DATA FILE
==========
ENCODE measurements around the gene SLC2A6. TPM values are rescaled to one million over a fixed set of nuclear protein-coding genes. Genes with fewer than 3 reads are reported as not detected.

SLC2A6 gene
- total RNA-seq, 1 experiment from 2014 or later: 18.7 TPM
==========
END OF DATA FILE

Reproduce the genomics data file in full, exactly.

ENCODE measurements around the gene SLC2A6. TPM values are rescaled to one million over a fixed set of nuclear protein-coding genes. Genes with fewer than 3 reads are reported as not detected.

SLC2A6 gene
- total RNA-seq, 1 experiment from 2014 or later: 18.7 TPM